ROBERT D. KUNISCH, the chief executive officer of PHH Corporation in Hunt Valley, had an idea for bringing new donors to United Way of Central Maryland: PHH would encourage 90 of its vendors and clients to urge their employees to become supporters of the regional aid agency.
Mr. Kunisch's "cluster" suggestion is now a pilot program for the United Way campaign that began last Sept. 14 and continues through Dec. 11. If successful, other big companies will lead clusters during next year's fund-raising effort.
This is one example of how United Way aims to adapt to changing times. The economy has improved and workers feel comfortable again about giving to charities. But after corporate downsizing has reduced the number of potential donors in the workplace, United Way officials know they must hustle to keep the contributions coming. Another possible new method they're considering is signing on to computer networks such as the Internet to recruit donors and advertise United Way services.
Meanwhile, need is unrelenting and, in fact, worse in some areas. In PHH's home jurisdiction of Baltimore County, the demand for social services has climbed steadily since the late 1980s, when the migration of low-income city residents to the county began to intensify.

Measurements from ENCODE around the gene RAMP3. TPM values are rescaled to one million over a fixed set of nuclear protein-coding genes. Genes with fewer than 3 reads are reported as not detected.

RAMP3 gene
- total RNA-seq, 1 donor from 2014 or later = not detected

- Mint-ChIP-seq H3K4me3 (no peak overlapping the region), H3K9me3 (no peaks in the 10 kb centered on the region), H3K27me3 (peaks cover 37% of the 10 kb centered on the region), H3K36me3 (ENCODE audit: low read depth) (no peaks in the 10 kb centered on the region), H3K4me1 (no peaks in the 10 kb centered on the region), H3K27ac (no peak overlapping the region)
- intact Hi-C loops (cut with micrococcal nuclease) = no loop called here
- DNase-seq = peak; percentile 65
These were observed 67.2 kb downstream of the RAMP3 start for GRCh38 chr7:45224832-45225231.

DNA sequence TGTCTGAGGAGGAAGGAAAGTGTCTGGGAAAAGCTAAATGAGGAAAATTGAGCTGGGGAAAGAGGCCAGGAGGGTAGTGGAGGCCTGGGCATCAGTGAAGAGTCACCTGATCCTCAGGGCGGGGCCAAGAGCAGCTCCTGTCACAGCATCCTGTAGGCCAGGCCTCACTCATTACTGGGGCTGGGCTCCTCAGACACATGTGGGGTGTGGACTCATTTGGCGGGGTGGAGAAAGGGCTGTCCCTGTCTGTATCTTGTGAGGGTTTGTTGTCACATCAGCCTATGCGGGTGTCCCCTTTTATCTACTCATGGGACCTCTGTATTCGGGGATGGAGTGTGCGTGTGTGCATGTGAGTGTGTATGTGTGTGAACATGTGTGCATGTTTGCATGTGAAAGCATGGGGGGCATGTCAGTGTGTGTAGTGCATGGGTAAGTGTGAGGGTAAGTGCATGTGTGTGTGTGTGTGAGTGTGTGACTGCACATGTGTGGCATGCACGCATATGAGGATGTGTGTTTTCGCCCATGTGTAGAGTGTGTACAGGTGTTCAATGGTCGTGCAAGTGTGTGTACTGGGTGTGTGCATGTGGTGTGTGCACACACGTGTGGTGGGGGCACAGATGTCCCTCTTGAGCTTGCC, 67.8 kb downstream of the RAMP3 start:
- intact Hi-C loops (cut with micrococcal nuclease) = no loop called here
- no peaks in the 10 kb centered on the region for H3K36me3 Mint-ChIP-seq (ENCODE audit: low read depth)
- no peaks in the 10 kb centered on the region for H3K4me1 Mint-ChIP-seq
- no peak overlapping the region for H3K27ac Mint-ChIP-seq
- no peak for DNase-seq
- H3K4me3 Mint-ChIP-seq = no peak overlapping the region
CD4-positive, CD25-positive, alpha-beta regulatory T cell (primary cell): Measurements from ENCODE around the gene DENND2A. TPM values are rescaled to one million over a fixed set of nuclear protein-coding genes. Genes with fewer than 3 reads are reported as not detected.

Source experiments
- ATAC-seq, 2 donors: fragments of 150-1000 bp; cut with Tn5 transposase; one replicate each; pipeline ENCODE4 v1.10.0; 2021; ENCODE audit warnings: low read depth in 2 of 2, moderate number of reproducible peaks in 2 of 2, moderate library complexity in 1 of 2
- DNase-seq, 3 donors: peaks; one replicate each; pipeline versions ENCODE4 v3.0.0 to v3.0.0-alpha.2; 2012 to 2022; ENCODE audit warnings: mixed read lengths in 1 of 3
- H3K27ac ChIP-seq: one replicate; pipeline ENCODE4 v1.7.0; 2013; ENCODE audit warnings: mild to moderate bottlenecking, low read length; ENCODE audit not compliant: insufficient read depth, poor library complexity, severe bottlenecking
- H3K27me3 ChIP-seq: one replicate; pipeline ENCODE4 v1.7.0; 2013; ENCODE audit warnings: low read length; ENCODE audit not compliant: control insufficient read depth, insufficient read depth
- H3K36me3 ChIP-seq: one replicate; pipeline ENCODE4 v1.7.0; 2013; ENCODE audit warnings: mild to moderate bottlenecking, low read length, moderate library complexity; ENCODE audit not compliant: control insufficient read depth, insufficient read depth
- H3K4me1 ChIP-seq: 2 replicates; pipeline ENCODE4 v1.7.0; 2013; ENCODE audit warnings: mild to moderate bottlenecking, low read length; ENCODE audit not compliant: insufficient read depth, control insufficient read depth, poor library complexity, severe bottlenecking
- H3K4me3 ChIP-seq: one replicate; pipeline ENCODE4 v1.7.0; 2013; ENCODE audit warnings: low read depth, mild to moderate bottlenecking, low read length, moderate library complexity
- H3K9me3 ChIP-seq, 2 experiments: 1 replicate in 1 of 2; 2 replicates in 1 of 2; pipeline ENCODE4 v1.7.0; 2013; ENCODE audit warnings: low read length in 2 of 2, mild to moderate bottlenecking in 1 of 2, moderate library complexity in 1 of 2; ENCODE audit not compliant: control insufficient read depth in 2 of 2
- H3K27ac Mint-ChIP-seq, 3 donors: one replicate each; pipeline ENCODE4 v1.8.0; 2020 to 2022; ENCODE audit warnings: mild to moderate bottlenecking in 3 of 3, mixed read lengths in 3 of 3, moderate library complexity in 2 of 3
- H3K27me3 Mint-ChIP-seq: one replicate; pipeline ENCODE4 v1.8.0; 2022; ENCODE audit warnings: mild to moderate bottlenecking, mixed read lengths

According to 1994 figures provided by United Way, 2,575 people were served in Baltimore County homeless shelters -- almost 500 more people than in 1993. Service limitations forced 1,638 people seeking shelter to be turned away. Sadly, the youngest residents are among the neediest. Of the people served in county homeless shelters last year, 38 percent were children. More than 10,000 county children live below the poverty line. In 1994, there were 924 reported cases of neglect and physical and sexual abuse of children in Baltimore County. What's more, the county's senior population continues to grow at one of the fastest rates in the nation.
United Way returned $3.47 million to Baltimore County government agencies and private aid organizations last year, helping the bodies and spirits of more than 454,000 county residents. Efficient, effective, easy to donate to (through payroll deduction), United Way makes a difference. It certainly did last year in Baltimore County -- some 454,000 times.